Given his history of injuries, who could blame him?
“I mean, I’ve had my season taken away from me too many times for this crap to happen,” Stanton said of his latest injury. “So it’s not taken away from me. But it’s a little speed bump.”
Stanton and the Marlins were able to breathe a sigh of relief after the early prognosis showed the slugger sustained a bruised right wrist. X-rays were negative.
Stanton doesn’t think Williams tried to hit him intentionally.
“[The Pirates have] been overly trying to pound me inside the whole series,” said Stanton, who crushed a tape-measure home run on Friday night. “They were just trying hard, making sure I didn’t get extended, don’t do what I did [Friday].”
Stanton’s wrist was clipped by a 95-mph fastball. After the decision was made to take him out of the game, Stanton slammed his helmet against his thigh upon entering the Marlins’ dugout.
He thought his wrist had been broken.
“I had some weird sensations there, my hand going numb and stuff,” Stanton said.
Now it could be only a matter of days, depending on the swelling, before Stanton can return to the lineup.
VERY LONG BALL
So just how far did Stanton’s home run travel on Friday at PNC Park?
It depends on the source.
Statcast, which employs advanced technology but hasn’t been around that long, put the distance at 449 feet. ESPN Stats and Info, which has been calculating distances for close to 10 years, had it at 465 feet.
Either way, the blast required a tape measure. The ball cleared the batter’s eye in center, struck a railing and bounced back onto the field.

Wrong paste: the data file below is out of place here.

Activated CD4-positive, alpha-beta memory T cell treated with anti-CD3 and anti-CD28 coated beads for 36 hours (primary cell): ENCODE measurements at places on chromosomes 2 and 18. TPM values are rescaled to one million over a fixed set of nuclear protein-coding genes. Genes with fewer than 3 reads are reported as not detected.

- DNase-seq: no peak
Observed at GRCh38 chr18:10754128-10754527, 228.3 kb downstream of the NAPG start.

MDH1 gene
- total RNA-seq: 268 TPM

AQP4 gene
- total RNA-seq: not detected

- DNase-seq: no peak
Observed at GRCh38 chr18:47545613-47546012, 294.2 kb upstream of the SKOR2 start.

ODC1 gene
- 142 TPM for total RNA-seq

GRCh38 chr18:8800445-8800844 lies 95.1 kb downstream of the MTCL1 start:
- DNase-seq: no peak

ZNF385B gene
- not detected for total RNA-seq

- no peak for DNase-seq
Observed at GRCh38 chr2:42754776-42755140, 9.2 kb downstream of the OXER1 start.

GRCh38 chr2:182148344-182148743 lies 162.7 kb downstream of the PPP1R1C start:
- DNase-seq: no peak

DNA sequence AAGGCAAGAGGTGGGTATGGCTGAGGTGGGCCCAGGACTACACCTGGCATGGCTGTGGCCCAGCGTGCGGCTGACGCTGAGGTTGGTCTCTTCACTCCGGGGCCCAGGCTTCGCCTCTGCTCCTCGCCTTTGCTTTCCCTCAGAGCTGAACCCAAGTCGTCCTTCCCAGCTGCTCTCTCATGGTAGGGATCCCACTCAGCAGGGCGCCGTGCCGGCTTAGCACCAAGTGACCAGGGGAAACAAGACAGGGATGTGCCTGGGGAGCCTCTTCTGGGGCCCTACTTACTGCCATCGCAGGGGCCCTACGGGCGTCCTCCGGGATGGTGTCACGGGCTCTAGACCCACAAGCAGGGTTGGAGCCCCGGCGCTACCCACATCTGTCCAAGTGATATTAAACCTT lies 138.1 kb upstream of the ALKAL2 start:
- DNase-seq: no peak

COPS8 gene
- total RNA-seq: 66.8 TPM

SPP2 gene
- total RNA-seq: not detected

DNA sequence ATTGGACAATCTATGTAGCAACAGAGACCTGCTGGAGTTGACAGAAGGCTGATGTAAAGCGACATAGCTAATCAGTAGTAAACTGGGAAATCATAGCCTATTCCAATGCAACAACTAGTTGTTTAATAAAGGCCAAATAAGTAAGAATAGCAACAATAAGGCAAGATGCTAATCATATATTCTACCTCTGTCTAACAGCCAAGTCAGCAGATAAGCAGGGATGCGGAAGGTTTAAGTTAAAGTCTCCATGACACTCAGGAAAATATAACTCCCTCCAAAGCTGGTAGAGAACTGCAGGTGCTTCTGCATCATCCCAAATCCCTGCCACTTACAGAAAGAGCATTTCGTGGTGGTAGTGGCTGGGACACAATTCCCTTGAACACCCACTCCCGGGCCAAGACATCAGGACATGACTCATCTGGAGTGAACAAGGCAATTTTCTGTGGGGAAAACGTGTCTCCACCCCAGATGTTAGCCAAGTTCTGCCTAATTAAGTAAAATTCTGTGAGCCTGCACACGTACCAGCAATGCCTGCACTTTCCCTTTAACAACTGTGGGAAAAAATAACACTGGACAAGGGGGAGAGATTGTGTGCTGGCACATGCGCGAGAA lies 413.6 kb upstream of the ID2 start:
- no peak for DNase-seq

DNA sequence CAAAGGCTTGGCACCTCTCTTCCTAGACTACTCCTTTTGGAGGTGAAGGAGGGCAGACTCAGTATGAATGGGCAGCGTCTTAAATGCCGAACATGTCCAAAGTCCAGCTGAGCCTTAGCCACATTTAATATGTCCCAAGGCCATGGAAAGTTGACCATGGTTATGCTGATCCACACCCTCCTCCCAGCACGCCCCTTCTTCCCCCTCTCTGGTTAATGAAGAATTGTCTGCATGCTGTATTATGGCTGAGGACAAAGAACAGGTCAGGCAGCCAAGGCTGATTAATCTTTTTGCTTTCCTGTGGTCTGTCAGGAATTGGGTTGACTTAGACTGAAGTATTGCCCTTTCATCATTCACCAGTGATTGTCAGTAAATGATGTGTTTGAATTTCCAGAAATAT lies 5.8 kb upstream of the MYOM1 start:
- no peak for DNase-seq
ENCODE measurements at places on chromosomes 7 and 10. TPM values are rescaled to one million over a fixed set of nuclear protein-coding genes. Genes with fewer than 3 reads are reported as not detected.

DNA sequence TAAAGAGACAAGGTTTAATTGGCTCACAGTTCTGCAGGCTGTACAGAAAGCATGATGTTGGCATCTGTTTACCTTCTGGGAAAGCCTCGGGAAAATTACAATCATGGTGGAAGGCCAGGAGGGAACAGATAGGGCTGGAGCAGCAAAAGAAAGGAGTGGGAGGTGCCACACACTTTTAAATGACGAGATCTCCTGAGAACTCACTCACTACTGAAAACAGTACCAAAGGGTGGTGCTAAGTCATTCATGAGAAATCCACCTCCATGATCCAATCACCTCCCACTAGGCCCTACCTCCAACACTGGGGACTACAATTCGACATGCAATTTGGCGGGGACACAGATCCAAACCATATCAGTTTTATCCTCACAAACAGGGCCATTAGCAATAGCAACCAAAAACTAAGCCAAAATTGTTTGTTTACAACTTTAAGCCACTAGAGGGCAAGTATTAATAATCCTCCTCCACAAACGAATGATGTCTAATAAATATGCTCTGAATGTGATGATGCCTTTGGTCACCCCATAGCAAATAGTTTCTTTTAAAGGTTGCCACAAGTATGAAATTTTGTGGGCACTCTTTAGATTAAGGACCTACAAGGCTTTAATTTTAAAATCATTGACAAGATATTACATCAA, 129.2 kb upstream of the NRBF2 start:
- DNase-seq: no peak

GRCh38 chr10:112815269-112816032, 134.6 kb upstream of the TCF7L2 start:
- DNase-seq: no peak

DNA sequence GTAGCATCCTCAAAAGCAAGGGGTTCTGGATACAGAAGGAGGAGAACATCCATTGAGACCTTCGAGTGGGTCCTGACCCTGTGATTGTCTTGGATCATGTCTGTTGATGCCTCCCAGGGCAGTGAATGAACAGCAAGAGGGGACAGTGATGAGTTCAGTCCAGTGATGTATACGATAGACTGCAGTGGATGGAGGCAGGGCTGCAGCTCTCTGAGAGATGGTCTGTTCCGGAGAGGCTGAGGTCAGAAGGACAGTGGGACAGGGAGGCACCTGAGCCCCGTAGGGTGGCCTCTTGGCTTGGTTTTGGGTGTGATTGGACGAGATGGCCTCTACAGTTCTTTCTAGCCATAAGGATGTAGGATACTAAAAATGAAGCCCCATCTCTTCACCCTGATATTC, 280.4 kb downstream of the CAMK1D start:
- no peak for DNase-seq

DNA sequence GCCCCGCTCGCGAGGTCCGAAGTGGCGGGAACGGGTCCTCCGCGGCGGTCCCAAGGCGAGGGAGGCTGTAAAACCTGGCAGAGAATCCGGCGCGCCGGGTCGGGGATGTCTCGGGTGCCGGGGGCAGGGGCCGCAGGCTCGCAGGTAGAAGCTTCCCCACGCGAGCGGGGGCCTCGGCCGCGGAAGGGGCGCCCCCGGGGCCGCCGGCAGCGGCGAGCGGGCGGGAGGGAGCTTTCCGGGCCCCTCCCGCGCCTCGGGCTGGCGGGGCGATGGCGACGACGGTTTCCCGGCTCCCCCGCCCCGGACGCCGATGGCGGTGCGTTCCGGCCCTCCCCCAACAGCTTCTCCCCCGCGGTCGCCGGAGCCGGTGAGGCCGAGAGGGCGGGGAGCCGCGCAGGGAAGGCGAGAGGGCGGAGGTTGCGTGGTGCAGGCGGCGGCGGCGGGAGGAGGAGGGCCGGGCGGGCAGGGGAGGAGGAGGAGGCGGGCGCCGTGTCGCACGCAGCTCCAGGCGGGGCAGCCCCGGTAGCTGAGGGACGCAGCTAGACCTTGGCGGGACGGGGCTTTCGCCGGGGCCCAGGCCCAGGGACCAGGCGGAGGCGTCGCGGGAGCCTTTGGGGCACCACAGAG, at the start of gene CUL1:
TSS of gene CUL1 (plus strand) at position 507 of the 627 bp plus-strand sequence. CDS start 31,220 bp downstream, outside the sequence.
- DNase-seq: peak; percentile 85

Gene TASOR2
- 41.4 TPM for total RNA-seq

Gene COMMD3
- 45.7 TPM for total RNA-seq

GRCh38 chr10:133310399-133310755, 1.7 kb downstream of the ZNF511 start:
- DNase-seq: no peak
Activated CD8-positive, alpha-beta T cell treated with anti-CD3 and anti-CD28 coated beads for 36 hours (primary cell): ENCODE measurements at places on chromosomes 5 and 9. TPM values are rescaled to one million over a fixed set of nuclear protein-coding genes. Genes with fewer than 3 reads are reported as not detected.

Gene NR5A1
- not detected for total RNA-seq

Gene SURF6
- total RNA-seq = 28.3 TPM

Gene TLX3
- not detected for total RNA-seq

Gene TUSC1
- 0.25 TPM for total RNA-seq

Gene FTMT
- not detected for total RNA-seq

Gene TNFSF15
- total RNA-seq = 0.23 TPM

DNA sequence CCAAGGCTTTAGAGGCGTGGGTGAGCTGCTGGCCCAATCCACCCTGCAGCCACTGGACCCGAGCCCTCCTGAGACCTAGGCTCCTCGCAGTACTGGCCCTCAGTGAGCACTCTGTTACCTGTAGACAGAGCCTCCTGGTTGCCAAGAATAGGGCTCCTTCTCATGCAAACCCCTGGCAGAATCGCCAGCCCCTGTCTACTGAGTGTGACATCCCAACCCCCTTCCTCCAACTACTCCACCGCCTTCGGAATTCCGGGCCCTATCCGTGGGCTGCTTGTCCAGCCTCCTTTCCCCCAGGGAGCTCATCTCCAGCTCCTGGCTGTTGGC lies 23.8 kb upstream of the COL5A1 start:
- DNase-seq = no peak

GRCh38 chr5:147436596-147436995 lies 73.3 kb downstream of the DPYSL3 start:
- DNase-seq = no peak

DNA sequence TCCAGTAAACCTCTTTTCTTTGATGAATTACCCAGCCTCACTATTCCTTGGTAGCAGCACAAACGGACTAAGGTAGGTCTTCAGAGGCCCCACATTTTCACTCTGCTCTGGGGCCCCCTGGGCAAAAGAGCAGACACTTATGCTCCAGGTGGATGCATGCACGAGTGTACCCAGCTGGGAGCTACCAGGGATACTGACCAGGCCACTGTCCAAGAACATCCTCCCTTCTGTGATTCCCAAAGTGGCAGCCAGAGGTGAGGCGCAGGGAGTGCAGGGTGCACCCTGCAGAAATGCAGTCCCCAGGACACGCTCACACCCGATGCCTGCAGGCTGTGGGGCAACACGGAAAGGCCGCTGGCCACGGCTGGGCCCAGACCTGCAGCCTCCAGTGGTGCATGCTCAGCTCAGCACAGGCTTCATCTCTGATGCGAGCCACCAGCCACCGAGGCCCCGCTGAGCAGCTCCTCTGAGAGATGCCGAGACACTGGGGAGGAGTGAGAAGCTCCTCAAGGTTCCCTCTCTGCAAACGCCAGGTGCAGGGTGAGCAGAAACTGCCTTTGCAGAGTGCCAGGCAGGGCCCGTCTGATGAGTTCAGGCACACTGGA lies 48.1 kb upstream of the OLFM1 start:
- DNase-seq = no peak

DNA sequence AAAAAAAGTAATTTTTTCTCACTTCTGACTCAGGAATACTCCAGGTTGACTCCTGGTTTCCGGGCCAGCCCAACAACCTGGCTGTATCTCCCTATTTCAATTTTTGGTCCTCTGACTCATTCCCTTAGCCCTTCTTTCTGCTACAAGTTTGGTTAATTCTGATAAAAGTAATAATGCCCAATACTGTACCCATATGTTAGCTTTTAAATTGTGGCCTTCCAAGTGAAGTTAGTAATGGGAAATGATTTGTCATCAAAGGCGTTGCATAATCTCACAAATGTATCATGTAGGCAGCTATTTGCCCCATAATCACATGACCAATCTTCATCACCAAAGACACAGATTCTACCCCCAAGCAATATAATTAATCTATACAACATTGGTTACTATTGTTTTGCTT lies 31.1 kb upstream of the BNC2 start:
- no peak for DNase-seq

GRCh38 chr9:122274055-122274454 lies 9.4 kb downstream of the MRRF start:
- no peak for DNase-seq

“It was 465 for sure, if not farther,” said Marlins reliever Nick Wittgren, who was seated near the batter’s eye in the Marlins’ bullpen. “It’s just like every other home run for him. I caught a glimpse of it going over the batter’s eye and I was like, ‘Oh my God.’ ”
According to ESPN, whose records date to 2009, it was one of only two home runs hit by a visiting player at PNC that surpassed 460 feet. The other was hit by the Yankees’ Aaron Judge.
Stanton said he tried launching one over the batter’s eye during pregame batting practice on Friday, but to no avail.
“I need to get it out of the stadium. It popped back in,” Stanton said, tongue in cheek.
BACK TO MINORS
Reliever Brian Ellington punched his own ticket for a return trip to the minors Friday when he allowed a large lead to slip by walking the first two batters he faced and giving up a single to the third.
Ellington was optioned to Triple A New Orleans on Saturday. The Marlins recalled right-handed reliever Drew Steckenrider to take his place in the bullpen.
“It’s hard to use him when he’s not going to throw the ball over the plate,” manager Don Mattingly said of Ellington. “[He] put us in danger [Friday night]. We know he’s got a big arm, and there’s definitely potential there. But he’s got to be better than that or it’s hard to use him.”
When Ellington faltered in the ninth, Mattingly was forced to bring in Wittgren to close out the inning and had A.J. Ramos begin warming in the bullpen in case the Pirates continued to peck away at the lead.
▪ Sunday: Marlins LHP Jeff Locke (0-1, 3.48 ERA) at Pittsburgh Pirates RHP Ivan Nova (5-4, 3.04), 1:35 p.m., PNC Park.
▪ Monday: Off day.